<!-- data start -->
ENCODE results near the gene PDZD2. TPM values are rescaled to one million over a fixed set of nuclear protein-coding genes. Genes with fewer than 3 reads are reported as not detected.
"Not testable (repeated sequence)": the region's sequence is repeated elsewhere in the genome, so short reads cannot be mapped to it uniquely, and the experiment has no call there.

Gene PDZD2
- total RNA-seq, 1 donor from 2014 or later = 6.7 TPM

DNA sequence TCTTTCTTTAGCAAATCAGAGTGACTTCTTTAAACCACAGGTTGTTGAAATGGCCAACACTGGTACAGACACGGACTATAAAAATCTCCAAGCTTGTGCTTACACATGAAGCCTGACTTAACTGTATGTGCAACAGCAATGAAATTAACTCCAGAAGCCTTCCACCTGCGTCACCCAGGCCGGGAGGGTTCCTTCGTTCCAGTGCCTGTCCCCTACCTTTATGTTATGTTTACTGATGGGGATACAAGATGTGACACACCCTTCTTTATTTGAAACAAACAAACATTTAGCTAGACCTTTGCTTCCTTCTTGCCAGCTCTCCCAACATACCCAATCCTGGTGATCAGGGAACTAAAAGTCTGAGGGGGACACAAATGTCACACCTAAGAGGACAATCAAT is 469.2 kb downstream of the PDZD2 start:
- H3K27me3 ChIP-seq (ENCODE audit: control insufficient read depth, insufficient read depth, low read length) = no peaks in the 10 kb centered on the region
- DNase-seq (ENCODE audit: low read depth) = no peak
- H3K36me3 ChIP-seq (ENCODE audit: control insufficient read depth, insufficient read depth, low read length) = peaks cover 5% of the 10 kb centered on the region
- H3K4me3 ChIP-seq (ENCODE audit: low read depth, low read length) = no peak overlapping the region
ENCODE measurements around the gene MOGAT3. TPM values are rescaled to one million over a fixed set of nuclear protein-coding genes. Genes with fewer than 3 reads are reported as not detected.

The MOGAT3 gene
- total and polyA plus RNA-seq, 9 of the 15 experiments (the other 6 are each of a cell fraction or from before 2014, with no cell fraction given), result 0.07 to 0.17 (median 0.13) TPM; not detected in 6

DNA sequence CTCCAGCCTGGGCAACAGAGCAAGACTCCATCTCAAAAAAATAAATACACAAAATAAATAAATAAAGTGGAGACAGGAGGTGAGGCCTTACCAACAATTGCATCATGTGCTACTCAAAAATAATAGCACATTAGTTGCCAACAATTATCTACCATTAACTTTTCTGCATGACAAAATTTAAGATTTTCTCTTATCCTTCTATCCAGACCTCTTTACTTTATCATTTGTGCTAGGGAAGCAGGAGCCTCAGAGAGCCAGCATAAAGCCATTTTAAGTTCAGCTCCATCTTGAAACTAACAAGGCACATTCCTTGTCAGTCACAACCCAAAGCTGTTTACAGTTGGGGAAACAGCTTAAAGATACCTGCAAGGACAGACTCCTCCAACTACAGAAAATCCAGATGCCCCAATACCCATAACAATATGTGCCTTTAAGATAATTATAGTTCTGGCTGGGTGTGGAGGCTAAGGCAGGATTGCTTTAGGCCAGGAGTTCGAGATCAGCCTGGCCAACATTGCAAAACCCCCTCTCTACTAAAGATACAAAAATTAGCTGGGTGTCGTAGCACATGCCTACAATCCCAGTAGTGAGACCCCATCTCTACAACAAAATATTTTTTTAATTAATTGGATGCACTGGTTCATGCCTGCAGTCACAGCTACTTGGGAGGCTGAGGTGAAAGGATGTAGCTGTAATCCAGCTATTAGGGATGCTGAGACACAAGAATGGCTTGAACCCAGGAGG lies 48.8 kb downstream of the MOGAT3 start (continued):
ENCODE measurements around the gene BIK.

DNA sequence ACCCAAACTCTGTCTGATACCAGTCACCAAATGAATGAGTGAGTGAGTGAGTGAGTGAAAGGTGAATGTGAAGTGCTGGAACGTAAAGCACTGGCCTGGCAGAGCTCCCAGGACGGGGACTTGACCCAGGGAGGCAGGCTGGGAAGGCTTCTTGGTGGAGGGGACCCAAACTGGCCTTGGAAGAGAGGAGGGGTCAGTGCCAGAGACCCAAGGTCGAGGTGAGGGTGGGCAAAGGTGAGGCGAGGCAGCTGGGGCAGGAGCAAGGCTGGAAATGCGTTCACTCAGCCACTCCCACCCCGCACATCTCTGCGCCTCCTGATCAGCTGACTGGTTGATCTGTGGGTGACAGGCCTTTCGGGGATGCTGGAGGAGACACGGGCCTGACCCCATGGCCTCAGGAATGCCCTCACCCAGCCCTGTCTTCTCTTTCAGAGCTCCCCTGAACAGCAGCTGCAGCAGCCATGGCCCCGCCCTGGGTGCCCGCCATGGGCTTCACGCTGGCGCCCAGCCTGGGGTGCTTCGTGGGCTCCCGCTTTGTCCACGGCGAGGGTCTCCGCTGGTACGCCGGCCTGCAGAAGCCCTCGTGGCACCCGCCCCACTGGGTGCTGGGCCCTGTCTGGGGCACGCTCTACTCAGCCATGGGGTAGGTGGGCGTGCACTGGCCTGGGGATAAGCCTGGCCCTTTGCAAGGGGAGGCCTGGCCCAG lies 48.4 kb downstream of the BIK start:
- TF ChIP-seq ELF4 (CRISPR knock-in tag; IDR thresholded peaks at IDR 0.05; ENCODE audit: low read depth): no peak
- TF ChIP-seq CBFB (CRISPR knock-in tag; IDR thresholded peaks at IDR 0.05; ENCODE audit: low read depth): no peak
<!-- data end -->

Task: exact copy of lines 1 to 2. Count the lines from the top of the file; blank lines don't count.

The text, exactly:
ENCODE results near the gene PDZD2. TPM values are rescaled to one million over a fixed set of nuclear protein-coding genes. Genes with fewer than 3 reads are reported as not detected.
"Not testable (repeated sequence)": the region's sequence is repeated elsewhere in the genome, so short reads cannot be mapped to it uniquely, and the experiment has no call there.